I found this article online that does a really nice job outlining a few points on postpartum care. From recent experience, I found I could relate directly to a couple of points.
If you want, please read...I've put my comments on my own experience at the end of this post.
First, I have not and probably will not read the book reference. I just don't have time; what I was more touched by was the discussion that followed the quote. My connections to this piece are on the emotional well-being of the new family, not the state of medical care.
I had a great birth experience. I loved my group of midwives. I loved having only my husband and my support person present for the birth. I loved the hospital that we gave birth at. Let me start there. We had our daughter at the height of the H1N1 scare in California, so all local hospitals were closed to visitors before, during and after birth. I LOVED THIS. My husband, my baby and I were left in a little cocoon for 3 days (one day of birthing and two days after), where the fantastic nursing staff doted on us, anticipating our every need. I felt so supported that I didn't really want to leave. I felt like Travis and I were allowed a special bit of time to met our daughter and begin being a family. We didn't have to worry about anything. Then we came home and had the expected line of visitors. I'm happy that everyone was excited to meet our daughter, but it's stinking exhausting having people in your home when all you want to do is curl up with your baby and get to know her.
I love the tips the blogger listed. Travis and I are already discussing what we will do after the birth of our next child (no, we're not pregnant), and I think we're going to use some of those tips. One of my closest friends had a home birth almost two years ago. I still think about how wonderful her postnatal experience was. She and her husband told all friends that they were not accepting visitors, but they would let us know when they were. They spent over a week tucked away in their bedroom with their baby, experiencing everything together. No one was offended (or if they were, they were smart enough not to say anything!) and we all eventually met the baby. It's not like the parents said, no one can come visit until the baby is one year old. No, they were putting their needs as a family above the wants of other people, as they should have.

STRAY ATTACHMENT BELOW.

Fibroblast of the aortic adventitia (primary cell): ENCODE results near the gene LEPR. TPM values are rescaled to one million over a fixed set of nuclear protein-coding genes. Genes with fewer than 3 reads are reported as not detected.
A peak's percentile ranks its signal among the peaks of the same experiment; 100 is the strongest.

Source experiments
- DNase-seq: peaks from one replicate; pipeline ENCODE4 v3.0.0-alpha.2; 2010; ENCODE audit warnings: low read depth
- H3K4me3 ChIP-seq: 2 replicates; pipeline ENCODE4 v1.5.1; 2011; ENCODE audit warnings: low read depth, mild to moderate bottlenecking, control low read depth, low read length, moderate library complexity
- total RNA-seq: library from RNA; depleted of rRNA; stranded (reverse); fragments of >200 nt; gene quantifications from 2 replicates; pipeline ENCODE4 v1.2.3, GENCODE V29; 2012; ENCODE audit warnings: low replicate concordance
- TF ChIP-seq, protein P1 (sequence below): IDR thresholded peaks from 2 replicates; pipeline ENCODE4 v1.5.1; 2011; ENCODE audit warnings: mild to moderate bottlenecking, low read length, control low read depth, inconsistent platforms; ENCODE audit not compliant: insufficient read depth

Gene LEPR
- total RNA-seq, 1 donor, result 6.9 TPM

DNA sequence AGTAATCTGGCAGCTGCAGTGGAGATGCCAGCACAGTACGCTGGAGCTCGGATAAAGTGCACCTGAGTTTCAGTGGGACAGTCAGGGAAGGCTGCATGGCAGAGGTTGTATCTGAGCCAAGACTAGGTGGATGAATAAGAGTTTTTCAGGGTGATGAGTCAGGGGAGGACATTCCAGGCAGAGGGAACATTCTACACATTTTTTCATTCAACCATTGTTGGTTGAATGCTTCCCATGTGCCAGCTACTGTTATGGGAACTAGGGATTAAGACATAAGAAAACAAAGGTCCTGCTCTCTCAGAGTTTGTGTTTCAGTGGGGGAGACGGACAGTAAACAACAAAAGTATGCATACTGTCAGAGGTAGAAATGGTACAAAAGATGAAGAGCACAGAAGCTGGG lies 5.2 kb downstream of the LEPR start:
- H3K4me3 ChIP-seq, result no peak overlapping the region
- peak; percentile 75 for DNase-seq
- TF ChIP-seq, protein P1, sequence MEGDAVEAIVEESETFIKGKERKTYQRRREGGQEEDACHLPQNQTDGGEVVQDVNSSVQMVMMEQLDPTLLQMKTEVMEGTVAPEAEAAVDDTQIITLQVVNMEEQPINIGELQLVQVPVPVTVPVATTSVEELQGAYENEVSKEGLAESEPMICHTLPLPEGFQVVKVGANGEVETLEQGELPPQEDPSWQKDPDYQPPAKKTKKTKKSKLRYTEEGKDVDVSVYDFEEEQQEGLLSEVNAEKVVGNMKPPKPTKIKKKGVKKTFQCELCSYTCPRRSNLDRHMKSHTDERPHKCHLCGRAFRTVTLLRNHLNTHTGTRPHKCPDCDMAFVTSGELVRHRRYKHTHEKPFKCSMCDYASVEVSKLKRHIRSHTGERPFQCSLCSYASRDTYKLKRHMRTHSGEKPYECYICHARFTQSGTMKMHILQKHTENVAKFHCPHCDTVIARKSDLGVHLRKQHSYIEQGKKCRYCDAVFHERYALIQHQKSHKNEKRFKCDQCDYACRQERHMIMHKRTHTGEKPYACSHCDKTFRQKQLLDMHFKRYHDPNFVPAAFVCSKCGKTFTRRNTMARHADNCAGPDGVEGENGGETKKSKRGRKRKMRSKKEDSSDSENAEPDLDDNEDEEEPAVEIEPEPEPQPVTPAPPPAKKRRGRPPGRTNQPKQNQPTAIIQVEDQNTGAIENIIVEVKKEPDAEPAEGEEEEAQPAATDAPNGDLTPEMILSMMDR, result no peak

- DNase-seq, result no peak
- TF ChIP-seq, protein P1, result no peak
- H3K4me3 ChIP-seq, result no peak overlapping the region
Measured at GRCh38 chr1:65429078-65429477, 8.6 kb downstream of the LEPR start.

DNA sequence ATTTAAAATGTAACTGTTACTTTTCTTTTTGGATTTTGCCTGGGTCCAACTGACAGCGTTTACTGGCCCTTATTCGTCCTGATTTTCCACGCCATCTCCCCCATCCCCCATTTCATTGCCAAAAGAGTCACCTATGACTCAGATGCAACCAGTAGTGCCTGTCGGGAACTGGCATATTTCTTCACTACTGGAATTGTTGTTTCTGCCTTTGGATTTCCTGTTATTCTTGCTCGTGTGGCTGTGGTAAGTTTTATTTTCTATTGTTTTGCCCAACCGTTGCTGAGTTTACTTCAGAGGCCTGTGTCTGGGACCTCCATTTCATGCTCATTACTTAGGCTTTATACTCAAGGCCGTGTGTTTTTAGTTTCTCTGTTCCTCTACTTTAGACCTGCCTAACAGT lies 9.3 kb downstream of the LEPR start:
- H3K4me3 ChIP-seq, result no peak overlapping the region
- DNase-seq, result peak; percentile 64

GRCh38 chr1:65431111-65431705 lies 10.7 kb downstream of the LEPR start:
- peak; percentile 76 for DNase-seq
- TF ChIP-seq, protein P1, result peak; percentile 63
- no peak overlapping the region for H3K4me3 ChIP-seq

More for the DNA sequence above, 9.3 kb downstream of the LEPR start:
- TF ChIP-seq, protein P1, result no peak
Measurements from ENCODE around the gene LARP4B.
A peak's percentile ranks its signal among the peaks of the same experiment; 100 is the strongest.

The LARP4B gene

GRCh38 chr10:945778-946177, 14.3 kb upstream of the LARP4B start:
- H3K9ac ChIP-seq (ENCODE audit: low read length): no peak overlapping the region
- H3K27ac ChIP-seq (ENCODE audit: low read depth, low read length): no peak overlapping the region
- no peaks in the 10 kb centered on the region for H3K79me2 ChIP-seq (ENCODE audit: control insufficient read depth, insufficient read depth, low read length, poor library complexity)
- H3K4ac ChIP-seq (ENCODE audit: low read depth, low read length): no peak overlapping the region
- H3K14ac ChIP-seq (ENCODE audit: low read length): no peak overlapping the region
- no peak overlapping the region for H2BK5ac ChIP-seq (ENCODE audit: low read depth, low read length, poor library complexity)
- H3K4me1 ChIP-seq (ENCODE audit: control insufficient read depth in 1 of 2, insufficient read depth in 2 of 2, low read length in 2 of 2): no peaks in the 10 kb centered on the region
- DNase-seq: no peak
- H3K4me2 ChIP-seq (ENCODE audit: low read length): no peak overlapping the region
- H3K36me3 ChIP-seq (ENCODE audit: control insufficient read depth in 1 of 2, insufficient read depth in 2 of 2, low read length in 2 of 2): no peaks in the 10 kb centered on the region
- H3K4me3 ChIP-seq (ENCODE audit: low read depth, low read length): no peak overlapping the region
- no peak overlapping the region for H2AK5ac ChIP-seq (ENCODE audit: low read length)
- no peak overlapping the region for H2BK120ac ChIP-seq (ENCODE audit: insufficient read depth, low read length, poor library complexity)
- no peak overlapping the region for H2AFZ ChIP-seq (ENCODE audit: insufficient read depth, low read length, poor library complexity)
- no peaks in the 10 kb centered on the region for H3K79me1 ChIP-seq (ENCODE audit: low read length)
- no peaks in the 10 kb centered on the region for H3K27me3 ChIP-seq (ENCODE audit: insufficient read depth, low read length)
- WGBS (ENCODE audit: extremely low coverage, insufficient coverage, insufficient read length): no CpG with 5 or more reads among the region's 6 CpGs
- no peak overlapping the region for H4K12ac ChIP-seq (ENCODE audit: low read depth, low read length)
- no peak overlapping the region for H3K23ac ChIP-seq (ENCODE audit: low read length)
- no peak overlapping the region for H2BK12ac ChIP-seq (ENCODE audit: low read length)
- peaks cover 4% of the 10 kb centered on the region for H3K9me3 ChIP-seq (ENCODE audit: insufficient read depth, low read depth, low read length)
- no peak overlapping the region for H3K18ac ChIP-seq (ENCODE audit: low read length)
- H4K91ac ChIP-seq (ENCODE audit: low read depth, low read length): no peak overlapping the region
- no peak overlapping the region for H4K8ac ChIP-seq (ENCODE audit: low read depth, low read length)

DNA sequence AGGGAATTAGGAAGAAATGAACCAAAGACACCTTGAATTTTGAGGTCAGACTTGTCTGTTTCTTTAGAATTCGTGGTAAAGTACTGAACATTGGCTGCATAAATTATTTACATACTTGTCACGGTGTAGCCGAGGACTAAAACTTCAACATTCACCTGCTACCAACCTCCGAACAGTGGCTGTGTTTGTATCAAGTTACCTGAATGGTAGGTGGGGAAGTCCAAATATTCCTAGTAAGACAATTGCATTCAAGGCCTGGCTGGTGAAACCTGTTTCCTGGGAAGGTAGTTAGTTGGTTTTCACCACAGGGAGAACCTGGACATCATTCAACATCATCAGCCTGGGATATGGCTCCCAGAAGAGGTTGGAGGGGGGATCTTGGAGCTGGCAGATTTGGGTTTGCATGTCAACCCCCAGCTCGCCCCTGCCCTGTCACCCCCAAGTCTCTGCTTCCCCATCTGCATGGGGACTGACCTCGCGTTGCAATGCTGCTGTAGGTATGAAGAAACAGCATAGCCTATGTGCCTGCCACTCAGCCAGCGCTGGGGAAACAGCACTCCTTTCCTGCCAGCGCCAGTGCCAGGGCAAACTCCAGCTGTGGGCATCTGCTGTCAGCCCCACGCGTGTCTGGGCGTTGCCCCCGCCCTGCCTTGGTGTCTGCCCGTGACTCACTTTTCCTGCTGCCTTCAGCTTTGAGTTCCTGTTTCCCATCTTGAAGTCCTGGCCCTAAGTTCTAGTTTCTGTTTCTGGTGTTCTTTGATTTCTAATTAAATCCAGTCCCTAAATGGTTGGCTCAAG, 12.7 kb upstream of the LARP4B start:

The transition from married couple to family is difficult. Not only did I have to learn how to be a mom, and my husband learn how to be a dad, but we had to accommodate visitors at the same time. We said no when we needed to, and most people understood, but it was still hard to make the transition. I know what we'll do differently next time, and I know people will understand. Our friends and family love us and they want to support us, so they'll understand. After many discussions with my mom, my sister, my husband and my midwife, I KNOW I did not experience postpartum depression; I can only imagine how hard it is for women who do.
I will make the distinction between the "isolation" the blogger writes about and the self-imposed isolation that I write about. I'm interpreting the blogger's term isolation as neglect; the hardworking woman and her husband/support person being overlooked by medical staff or pushed aside by family and friends so people can met the baby. I know that comes from love, but it can still be hurtful to the new family members, physically and emotionally.
I write about a self-imposed isolation, not related to medical care. I write about a voluntary bubble that the new family may enjoy, if they so choose. I know it's not for everyone. I know there are people out there that want others around because they feed off their energy. Great! It works for you and that's fantastic. But it doesn't work for everyone. But if your loved one or best friend says, give us some time. Please listen to them and honor their wishes. It's not about you. It's about them. Get over it :)